By Brett Dolan

If you are a baseball fan in the state of Texas you probably know several Rangers fans. For that matter you may be one. That bandwagon has grown exponentially over the last few years. Three straight playoff teams, World Series appearances and a television contract as accessible statewide as it is lucrative, tends to inflate a fan base.

But those Rangers fans are a tad uneasy and we all know why. If you speak with ANY Texas fan I am can almost guarantee you have heard them say,” I am not at all happy that Nolan Ryan isn’t with the team anymore.”

Then wait a second or two for the inevitable follow up.

“I am also not happy that he is back with the Astros.”

Like your ex-wife marrying your nemesis, it is unsettling and irritating.

Those complaints aren’t just limited to the fan base. Former Ranger Ian Kinsler got loose recently in an ESPN the Magazine article.

“Nolan Ryan put us on the map,” Kinsler was quoted as saying. “He brought respect to the organization.”

Kinsler went on to explain the Rangers lost their swagger when Ryan’s role was diminished with the club.

“Nolan’s s__ts gold here,” he added in the piece. “Once the Rangers fall apart, he’s going to s___ gold even more because they turned on him.”

S______g gold doesn’t sound the least bit fun, but I digress. It is hard to believe the Rangers are going to fall apart any time soon. However clubs do have a shelf life on dominance. Players get older. Expensive free agent signings replace player development in attempts to keep feeding the winning beast. See the Philadelphia Phillies or maybe the Astros of the mid 2000’s. But the Rangers could still have a lot to say about the American League West in the near future and beyond.

After three consecutive 100 plus loss seasons, the remaining question about the Astros is when are they going to take that next step? The climb has been agonizingly slow and many fans are willing to embrace anything that might speed the process along. That brings me right back to a 67-year old, semi-retired pitcher and executive.

Ryan’s role with the Astros is as an advisor rather than CEO & President. He won’t be making decisions, but rather contributing. If asked to contribute I am guessing he will be the first Hall of Famer to raise his hand and volunteer. Here’s hoping that he is asked early and often.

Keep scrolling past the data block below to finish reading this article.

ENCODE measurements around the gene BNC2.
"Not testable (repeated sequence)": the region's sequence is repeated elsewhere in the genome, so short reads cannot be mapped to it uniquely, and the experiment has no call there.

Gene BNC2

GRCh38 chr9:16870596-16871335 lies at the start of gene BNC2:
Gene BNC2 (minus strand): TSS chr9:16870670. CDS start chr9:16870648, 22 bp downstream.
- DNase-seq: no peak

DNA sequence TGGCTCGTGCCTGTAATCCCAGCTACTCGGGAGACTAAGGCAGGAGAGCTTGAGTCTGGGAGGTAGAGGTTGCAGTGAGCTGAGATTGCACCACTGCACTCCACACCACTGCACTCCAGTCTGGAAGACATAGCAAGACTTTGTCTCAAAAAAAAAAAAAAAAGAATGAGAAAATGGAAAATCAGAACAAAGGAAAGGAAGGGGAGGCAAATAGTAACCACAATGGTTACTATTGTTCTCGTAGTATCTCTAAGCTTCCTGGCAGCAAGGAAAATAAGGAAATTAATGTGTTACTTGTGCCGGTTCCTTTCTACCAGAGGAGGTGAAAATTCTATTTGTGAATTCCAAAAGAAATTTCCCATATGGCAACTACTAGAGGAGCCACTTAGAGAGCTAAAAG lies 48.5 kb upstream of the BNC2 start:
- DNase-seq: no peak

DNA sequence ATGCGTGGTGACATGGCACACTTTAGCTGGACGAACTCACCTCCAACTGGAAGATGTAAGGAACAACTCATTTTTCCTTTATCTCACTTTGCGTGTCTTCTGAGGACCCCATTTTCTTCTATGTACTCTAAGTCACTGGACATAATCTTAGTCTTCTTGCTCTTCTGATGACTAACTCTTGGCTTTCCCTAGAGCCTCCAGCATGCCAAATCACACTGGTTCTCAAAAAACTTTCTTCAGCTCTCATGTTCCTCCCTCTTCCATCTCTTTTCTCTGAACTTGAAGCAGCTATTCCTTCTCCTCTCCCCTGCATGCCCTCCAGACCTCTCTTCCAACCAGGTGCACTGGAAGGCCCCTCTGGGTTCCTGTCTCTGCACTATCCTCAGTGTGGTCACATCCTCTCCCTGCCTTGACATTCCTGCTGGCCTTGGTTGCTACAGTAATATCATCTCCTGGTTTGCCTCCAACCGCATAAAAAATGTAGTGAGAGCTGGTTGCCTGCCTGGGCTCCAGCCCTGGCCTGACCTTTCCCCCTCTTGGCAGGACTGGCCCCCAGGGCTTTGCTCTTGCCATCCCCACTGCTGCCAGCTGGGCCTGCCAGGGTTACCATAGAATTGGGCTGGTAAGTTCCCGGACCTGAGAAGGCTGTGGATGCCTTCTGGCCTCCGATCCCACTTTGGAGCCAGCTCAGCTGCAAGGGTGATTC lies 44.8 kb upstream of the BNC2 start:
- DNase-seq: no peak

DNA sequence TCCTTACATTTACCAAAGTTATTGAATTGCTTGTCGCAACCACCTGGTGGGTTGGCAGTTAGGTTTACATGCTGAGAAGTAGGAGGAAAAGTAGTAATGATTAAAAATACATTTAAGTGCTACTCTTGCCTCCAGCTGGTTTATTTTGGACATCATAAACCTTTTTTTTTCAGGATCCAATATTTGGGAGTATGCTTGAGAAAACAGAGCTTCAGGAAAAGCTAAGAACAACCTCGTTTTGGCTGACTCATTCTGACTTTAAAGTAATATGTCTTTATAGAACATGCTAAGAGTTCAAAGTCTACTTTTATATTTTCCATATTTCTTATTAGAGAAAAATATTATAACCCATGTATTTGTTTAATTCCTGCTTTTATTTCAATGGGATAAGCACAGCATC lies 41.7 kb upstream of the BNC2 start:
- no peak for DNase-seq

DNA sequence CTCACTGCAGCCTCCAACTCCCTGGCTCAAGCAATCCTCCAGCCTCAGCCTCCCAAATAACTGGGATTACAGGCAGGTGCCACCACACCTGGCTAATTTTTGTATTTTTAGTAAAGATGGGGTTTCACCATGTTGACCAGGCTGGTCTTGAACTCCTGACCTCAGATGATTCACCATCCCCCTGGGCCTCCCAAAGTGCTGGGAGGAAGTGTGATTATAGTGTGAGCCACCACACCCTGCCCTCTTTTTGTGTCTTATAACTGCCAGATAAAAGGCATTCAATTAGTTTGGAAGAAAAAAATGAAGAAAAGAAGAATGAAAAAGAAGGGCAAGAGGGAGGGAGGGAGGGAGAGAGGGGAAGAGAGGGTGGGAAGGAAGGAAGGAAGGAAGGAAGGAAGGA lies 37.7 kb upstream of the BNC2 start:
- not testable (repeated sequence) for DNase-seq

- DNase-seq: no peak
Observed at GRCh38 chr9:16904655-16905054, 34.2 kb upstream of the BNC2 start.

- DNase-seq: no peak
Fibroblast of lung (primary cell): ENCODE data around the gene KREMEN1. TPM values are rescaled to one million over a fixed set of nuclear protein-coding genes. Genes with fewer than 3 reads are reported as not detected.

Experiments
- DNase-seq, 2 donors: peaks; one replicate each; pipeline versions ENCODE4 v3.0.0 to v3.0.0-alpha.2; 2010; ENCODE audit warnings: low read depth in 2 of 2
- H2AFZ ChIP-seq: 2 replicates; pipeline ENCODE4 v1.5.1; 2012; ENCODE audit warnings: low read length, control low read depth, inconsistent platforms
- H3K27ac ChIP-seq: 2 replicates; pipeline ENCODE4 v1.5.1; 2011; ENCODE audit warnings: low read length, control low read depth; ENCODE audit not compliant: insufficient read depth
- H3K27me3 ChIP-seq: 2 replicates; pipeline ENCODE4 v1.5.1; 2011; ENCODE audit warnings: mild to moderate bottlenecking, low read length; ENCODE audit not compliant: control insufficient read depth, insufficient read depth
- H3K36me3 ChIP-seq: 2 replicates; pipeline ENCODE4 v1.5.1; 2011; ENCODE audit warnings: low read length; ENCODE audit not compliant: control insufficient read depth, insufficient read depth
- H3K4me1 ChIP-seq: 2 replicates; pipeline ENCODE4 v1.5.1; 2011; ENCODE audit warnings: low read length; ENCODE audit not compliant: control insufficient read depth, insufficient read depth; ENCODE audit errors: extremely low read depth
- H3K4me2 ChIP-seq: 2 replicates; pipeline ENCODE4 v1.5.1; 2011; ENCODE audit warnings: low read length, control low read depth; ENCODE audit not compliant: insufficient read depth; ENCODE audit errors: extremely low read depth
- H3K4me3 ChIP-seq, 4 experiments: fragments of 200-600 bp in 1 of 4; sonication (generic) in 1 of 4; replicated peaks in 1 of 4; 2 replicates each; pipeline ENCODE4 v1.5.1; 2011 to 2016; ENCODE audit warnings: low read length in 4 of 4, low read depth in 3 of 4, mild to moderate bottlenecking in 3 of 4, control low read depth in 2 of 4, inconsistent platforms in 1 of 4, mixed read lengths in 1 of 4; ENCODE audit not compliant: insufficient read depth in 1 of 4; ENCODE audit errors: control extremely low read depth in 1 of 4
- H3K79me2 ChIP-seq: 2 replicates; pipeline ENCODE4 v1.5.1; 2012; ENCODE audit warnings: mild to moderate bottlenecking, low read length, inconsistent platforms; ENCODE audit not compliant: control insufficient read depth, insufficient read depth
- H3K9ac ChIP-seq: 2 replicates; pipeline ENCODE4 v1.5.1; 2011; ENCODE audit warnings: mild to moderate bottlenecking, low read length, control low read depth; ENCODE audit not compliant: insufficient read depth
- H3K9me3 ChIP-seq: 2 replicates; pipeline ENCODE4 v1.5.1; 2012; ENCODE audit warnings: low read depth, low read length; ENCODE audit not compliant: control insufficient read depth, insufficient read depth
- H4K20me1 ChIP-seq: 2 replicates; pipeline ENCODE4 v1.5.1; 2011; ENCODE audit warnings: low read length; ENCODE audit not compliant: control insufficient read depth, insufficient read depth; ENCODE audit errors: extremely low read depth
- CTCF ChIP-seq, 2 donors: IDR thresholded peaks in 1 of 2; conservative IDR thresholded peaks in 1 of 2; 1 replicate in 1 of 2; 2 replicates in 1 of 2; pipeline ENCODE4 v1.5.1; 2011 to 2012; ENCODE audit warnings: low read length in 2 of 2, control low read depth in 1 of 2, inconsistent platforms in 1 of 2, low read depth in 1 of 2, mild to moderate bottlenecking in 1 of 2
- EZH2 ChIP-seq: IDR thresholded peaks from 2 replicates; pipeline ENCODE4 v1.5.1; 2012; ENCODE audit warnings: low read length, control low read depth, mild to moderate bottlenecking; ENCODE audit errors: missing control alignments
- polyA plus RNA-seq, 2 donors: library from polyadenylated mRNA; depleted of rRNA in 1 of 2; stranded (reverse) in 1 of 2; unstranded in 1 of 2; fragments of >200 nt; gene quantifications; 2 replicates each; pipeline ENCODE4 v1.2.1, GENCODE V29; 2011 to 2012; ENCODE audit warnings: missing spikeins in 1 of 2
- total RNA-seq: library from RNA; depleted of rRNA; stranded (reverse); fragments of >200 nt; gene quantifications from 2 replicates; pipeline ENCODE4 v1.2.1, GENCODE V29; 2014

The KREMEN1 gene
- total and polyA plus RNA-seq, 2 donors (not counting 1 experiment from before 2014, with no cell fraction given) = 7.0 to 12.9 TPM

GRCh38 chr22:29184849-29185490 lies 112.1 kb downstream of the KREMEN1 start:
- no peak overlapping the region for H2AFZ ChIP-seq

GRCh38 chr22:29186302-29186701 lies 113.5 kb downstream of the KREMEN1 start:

I hear Raleigh, North Carolina is lovely in the spring. If Nolan Ryan doesn’t lay eyes on a certain left-handed pitcher from North Carolina State named Carlos Rodon, it would be a waste. I have never been to Shepherd, Texas but if Tyler Kolek was pitching I wouldn’t need a GPS. I could roll down my window and listen for the 98 mph crack of ball into glove. The Express knows a thing or two about rifle armed Texas pitchers. Here’s hoping another potential number one pick peers over during a high school start and sees a Texas legend watching his every move.

The Astros have scouts, cross checkers and directors with fully described roles. They also have plenty of computers, (even computers with nicknames) and bright folks to input and analyze data. But Ryan might provide a different perspective and be able to offer and opinion or two.

In Ryan’s previous role with the Astros I am sure he was asked about several young players. I am guessing the organization didn’t always listen. A few dreadful player drafts set the club back years. If you enjoy train wrecks, google Max Sapp. Here is the cliff notes version- a former first round pick, who hit seven minor league home runs, none above A ball. I am guessing Sapp didn’t get a Ryan “thumbs up.”

The fan base has paid a terrible price in losing for the reward of three consecutive number one picks. Early returns show that the organization did well with the first two, overall picks. A “hit” on the third could provide bigger returns. I like organizational depth of talent as much as the next guy, but I love star players more.

Make no mistake about it, the future of the organization will be built on the back of five or six players and they won’t be named Grossman or Hoes with no disrespect to Grossman or Hoes. Springer, Cosart, Appel and Rodon will supply the foundation. If Ryan did nothing but visit with that latter trio, it would provide a valuable resource. Almost like an individual Ryan Elite Camp of the past for some elite arms. If you dare to dream, you could even envision a scenario with that three headed pitching monster anchoring a rotation that would more than compete in the A.L. West.

Ryan got agonizingly close to the ultimate prize with the Rangers. But he certainly played a huge role in the baseball resurgence in Arlington. He might just have a few tricks left up his sleeve to assist in that type of turnaround one more time.

If that is indeed the case, you will be hearing a few more of those Rangers fans complaining.



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